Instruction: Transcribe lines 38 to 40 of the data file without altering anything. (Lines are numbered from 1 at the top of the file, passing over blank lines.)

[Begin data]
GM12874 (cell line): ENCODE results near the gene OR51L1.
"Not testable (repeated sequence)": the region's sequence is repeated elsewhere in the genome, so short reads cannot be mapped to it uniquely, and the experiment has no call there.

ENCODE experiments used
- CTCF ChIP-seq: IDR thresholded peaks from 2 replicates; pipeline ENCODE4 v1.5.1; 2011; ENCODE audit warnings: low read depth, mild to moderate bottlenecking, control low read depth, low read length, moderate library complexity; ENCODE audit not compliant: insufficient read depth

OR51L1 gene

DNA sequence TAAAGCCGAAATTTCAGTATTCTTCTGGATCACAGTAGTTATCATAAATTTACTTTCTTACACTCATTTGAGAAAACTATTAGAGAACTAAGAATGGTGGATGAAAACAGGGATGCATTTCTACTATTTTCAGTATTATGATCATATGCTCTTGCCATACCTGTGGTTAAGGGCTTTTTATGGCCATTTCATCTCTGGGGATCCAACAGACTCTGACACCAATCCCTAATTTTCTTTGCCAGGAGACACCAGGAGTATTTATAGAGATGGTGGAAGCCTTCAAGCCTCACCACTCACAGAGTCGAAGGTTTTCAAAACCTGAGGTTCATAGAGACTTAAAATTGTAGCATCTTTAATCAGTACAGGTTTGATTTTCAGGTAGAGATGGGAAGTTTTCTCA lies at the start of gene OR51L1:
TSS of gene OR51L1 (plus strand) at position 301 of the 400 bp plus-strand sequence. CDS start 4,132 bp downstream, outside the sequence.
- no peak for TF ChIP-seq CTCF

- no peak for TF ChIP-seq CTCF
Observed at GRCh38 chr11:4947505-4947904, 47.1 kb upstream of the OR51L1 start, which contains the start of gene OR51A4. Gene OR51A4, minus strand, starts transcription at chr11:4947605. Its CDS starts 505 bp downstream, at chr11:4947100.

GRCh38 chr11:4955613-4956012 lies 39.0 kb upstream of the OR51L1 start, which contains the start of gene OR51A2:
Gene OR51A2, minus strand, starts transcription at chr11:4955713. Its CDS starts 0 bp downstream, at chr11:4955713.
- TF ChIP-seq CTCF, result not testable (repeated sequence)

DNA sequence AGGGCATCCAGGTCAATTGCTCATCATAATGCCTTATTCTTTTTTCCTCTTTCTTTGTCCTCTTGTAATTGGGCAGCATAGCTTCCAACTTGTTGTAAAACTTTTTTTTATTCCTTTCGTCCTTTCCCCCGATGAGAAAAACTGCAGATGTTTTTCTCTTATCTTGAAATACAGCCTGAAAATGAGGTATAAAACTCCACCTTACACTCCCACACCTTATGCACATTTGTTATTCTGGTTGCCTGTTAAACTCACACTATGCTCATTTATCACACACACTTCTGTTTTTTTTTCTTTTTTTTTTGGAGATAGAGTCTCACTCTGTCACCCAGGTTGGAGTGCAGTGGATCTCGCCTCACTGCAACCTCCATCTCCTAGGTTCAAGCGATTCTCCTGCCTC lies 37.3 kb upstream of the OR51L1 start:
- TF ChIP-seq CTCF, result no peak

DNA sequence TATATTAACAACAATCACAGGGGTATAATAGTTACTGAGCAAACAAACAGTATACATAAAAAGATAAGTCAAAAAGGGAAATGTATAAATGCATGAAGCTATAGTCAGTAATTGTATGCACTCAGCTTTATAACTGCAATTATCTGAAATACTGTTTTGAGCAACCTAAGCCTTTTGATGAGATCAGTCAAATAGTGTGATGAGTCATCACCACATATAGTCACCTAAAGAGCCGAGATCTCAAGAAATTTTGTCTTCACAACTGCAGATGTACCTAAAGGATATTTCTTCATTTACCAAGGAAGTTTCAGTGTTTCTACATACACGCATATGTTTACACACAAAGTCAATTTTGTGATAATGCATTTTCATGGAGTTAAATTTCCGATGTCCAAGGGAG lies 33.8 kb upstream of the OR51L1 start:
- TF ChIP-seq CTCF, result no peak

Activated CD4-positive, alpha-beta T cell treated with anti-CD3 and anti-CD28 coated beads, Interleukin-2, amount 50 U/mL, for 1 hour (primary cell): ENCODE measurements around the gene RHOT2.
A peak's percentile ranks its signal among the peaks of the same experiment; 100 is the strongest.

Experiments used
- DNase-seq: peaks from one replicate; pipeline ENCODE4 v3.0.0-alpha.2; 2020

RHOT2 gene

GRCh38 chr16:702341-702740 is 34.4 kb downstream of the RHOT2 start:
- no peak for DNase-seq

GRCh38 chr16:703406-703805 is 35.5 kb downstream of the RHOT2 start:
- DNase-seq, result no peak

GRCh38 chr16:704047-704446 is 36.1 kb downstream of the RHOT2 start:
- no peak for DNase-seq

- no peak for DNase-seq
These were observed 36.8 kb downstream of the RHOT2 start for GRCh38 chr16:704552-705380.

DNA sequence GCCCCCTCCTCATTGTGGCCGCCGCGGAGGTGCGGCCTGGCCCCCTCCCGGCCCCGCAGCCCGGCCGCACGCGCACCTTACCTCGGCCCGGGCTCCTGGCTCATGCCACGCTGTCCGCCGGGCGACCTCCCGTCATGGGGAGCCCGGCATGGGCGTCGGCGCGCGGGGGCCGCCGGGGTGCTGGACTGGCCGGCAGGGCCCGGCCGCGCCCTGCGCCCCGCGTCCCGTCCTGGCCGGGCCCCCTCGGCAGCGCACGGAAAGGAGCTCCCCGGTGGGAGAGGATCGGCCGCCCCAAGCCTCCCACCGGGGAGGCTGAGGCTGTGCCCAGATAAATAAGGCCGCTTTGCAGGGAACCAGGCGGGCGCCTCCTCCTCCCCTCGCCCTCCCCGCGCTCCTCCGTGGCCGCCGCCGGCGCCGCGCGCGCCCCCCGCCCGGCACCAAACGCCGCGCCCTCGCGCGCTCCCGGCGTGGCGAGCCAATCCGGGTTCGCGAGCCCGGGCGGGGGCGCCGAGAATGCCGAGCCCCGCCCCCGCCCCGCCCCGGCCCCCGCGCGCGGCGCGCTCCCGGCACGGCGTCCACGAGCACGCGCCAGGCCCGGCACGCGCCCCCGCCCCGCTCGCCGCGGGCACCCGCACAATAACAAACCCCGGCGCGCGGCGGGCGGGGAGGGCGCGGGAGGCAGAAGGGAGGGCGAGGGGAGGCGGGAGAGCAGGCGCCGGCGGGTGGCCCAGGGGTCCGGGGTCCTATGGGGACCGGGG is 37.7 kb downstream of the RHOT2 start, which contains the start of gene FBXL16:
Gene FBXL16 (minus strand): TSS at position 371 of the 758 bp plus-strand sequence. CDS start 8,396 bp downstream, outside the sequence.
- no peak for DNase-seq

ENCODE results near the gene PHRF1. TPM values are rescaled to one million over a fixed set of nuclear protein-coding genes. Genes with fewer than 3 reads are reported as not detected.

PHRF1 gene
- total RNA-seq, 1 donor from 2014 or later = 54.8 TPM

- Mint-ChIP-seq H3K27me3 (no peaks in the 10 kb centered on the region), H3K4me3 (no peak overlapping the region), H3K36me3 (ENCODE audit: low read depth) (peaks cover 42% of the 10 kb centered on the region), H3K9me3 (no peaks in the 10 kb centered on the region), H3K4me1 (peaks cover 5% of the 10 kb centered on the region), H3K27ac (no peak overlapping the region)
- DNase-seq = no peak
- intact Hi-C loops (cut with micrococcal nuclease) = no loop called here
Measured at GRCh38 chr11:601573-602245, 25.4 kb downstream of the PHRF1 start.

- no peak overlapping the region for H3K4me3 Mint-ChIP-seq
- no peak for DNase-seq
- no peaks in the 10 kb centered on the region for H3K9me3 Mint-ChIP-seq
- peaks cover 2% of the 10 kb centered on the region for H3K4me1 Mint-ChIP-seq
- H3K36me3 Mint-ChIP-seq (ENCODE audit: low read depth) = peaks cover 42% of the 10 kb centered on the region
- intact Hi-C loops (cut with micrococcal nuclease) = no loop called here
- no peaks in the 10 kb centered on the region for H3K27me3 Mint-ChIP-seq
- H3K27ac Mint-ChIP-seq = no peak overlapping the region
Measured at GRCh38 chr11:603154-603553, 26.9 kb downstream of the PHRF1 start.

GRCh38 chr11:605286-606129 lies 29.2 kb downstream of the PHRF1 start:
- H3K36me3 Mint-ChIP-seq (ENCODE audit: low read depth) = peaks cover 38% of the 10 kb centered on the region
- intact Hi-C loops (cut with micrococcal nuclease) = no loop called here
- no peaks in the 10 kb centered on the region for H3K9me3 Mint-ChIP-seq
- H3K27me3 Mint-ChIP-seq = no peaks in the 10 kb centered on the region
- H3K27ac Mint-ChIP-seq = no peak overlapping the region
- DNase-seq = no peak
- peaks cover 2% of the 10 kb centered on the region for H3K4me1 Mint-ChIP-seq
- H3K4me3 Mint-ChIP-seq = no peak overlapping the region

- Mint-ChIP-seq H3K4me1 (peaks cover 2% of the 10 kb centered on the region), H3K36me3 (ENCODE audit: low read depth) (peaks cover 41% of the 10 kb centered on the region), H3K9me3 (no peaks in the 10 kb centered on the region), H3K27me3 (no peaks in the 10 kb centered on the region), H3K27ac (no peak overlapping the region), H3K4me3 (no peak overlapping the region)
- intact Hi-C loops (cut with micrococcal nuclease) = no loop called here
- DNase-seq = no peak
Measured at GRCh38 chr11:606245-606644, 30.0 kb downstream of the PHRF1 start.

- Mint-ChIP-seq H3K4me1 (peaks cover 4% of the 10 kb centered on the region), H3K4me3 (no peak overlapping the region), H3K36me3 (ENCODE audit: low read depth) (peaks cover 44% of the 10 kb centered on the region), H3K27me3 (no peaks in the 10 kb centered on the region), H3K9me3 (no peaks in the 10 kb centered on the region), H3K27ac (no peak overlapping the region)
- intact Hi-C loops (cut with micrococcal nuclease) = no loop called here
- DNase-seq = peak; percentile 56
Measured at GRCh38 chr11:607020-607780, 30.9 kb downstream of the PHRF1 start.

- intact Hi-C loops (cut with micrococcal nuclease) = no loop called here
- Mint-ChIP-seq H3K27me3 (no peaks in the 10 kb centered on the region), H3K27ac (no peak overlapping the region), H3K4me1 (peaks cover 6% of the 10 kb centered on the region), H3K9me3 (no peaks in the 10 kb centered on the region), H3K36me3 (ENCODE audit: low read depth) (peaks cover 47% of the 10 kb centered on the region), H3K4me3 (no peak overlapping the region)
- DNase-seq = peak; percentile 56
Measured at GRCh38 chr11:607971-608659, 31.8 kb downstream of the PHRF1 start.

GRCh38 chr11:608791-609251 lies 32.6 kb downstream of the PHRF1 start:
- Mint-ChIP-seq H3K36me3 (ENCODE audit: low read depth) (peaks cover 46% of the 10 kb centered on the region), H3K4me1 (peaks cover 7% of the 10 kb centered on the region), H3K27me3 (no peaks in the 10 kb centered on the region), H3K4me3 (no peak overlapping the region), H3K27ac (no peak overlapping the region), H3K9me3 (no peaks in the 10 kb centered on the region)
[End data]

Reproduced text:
- DNase-seq = no peak
- intact Hi-C loops (cut with micrococcal nuclease) = no loop called here
Measured at GRCh38 chr11:601573-602245, 25.4 kb downstream of the PHRF1 start.